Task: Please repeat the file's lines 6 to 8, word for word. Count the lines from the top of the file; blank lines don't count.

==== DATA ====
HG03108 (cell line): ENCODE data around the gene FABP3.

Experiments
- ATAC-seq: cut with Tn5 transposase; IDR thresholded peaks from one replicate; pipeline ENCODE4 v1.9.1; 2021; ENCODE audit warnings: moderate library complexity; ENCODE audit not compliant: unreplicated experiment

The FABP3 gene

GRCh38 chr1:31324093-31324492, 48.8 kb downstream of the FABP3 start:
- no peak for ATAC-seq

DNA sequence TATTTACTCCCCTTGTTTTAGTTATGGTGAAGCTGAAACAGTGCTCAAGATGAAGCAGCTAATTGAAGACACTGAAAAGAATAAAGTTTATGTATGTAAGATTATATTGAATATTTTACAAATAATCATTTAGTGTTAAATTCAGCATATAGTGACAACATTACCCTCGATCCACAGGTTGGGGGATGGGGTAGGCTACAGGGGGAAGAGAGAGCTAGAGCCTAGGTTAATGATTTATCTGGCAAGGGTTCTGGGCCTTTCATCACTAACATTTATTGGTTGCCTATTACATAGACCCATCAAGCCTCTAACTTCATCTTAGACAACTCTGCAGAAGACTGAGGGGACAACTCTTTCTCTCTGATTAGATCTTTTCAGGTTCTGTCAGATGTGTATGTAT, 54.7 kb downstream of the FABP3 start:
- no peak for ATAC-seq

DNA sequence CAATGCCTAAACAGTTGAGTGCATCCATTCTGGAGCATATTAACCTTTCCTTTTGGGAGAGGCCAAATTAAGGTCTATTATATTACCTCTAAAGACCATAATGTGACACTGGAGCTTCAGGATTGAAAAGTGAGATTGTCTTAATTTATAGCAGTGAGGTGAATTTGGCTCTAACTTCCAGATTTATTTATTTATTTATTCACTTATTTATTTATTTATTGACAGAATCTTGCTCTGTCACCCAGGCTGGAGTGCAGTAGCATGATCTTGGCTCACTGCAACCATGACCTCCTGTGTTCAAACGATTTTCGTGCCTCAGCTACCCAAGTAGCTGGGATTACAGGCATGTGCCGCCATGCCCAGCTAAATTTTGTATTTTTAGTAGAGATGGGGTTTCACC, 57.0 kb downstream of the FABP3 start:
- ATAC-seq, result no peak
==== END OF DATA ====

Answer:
- no peak for ATAC-seq

DNA sequence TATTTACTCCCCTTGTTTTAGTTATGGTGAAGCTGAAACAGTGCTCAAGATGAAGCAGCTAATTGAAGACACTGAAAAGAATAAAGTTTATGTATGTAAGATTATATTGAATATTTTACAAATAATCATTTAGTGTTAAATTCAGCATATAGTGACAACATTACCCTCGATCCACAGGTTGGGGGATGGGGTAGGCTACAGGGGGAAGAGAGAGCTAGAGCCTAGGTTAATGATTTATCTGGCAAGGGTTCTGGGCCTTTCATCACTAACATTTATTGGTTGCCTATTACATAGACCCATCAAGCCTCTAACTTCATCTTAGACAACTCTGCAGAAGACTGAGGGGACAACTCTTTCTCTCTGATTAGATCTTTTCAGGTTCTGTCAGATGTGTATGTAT, 54.7 kb downstream of the FABP3 start:
- no peak for ATAC-seq